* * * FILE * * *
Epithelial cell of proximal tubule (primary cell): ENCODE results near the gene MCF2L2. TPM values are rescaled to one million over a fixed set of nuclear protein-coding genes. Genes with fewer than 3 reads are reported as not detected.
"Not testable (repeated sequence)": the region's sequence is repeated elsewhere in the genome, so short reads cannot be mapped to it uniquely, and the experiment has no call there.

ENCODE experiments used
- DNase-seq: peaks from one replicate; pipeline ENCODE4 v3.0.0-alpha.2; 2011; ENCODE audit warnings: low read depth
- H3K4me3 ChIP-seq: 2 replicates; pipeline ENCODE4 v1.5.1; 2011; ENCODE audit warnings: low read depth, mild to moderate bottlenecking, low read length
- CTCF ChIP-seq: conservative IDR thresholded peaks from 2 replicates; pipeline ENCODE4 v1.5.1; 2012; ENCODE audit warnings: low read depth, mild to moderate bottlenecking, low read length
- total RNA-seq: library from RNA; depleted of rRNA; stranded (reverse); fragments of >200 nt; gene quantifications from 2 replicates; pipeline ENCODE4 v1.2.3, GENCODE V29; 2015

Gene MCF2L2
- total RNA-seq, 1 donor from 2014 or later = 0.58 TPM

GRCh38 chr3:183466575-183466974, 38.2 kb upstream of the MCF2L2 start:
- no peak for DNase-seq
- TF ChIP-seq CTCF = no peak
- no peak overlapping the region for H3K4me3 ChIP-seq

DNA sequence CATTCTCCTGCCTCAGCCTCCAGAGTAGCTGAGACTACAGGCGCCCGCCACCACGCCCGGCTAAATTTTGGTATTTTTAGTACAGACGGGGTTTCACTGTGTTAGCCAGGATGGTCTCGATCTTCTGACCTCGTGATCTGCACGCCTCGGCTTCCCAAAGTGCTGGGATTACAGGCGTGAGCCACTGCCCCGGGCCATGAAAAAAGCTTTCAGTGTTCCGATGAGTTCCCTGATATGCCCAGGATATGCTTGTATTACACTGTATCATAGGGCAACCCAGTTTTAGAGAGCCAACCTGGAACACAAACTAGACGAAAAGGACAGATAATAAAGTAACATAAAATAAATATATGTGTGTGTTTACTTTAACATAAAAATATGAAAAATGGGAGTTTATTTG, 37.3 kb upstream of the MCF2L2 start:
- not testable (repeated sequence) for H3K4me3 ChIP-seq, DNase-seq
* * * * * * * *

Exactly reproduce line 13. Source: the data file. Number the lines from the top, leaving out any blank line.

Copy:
- no peak overlapping the region for H3K4me3 ChIP-seq